One possible limitation of this study was that we could not capture the seasonal variation in utilization of healthcare since the survey took place from April to June 2014. However, the use of a comparison group in the study from same community and the use of PSM during analysis could minimize such bias. While the basic variables were controlled and matched between the groups, there were still remaining important variables (e.g. travel time and cost) that could have caused the differences between the two groups. However, this is another potential limitation that we were unable to control for other unobserved factors.

There is a relatively small literature looking at the impact of CBHI on healthcare utilization [37]. Wagstaff et al. 2009, evaluated China’s cooperative medical scheme and found that it led to increased outpatient and inpatient utilization [26]. Gnawali et al. 2009 found a 40% increase in the utilization of outpatient visits among CBHI enrolees in Burkina Faso compared to a non-insured group [38]. A study conducted in Philippines reported higher utilization of hospitalization, consultation, diagnostic services among micro health insurance enrolees, though the study does not assessed separately the utilization of MTPs [18]. Mebratie et al. 2014 estimated CBHI scheme in Ethiopia lead to a 45% to 64% increase in utilization of outpatient services [39]. We found similar impacts in this study of CBHI scheme.

This scheme has potential to be scaled-up in existing cooperatives. Cooperatives in Bangladesh are organized under the Department of Cooperatives of the Government of Bangladesh. There are 1,107 central cooperatives with 133,188 members and 163,408 primary cooperatives with 8.5 Million members [40]. These cooperatives are not exclusively for informal workers. However, there are existing cooperatives of informal workers and there is large scope for such workers to initiate cooperatives for developing social protection along with their economic interest (micro-credit, trading, land owning etc.) where health can be incorporated as a strong component using insurance mechanism or mutual health organization. These new cooperatives can also be created for developing CBHI scheme only.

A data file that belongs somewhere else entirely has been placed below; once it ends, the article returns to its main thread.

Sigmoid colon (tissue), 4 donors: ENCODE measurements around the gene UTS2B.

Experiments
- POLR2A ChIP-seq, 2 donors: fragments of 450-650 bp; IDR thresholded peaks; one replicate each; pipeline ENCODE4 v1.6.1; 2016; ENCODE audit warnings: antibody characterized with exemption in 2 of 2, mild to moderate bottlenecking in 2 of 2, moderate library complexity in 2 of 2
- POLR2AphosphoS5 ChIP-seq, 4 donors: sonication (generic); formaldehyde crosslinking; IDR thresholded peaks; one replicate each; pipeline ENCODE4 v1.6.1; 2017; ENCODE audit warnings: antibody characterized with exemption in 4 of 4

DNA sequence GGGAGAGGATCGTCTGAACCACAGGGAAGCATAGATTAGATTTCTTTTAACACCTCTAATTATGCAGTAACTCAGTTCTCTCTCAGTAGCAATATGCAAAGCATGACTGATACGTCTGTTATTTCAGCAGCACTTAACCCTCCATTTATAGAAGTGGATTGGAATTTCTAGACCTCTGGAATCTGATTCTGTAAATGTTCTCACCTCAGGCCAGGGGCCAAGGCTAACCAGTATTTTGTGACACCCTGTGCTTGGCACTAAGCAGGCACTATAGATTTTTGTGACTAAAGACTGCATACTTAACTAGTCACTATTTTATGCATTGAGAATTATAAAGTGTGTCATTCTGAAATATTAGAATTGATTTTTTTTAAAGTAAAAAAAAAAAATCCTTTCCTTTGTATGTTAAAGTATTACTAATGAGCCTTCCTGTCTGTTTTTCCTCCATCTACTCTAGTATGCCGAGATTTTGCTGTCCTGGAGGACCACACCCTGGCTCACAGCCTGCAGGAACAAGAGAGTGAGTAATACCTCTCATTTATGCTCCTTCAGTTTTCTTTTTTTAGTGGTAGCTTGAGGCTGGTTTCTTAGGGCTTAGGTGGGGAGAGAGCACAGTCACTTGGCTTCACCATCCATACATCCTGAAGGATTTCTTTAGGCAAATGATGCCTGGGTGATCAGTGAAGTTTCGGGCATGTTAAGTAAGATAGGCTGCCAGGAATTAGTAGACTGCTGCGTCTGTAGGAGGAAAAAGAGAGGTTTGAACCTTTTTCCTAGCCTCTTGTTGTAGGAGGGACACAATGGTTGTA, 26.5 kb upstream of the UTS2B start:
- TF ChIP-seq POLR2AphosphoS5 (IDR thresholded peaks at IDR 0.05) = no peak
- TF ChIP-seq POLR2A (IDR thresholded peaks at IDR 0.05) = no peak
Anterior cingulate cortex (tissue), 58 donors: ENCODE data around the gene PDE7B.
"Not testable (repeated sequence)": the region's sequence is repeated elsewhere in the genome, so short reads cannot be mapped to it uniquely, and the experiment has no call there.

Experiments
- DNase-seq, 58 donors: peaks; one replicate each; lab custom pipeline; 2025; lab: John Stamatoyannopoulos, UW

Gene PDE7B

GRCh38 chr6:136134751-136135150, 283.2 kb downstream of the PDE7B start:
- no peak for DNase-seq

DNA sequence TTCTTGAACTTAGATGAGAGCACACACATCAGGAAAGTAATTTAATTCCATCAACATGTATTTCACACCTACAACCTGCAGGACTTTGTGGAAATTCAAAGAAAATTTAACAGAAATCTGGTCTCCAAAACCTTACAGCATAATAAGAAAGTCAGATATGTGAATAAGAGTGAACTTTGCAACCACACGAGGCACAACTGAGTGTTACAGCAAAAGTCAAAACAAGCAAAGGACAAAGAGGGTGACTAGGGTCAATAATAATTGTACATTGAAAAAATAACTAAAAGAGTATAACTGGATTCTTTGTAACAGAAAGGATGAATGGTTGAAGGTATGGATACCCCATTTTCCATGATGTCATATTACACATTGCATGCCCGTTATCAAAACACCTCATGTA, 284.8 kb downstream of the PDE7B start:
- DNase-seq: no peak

The healthcare financing strategy of Bangladesh emphasizes the importance of including informal workers into pre-payment schemes. Our experience suggests that CBHI is a platform for doing this. These are consequently established on the basis of common interest and solidarity among members and can be utilized as a platform for developing mutual health organization. Further research is required by offering different combinations of benefits (health insurance alone and/or savings and/or micro-credit and/or subsidy of food) for designing the schemes on the basis of more evidence. It is thus important to emphasis here that CBHI can be a valuable tool for achieving progress towards UHC.

Conclusion

This study shows that the CBHI scheme for informal workers is likely to increase healthcare utilization from MTP. These types of schemes should be considered for scale up in other parts of the country as informal sector workers dominate the labor market of Bangladesh. Ensuring healthcare for informal sector workers (and their dependents) is a challenge for achieving UHC in many LMICs and CBHI schemes can potentially address this challenge. However, further studies are required to understandthe potential strengths and limitations of implementing this kind of scheme in low income settings. Further, a cost-benefit analysis can be conducted to observe the economic feasibility of this scheme before scaling up.

Acknowledgments

The authors thank the Grand Challenge Canada for funding this study. icddr,b acknowledges with gratitude the commitment of Grand Challenge Canada to its research efforts. icddr,b is also thankful to the Governments of Bangladesh, Canada, Sweden and the UK for providing core/unrestricted support. Gratitude goes to Mr. Khandaker Mohammad Zahid and other field workers for their cordial cooperation for conducting this study.